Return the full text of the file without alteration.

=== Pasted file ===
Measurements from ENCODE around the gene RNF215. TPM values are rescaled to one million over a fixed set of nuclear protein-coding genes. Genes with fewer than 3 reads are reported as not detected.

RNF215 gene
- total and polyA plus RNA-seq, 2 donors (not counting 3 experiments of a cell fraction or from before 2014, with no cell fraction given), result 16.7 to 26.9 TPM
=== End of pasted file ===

Measurements from ENCODE around the gene RNF215. TPM values are rescaled to one million over a fixed set of nuclear protein-coding genes. Genes with fewer than 3 reads are reported as not detected.

RNF215 gene
- total and polyA plus RNA-seq, 2 donors (not counting 3 experiments of a cell fraction or from before 2014, with no cell fraction given), result 16.7 to 26.9 TPM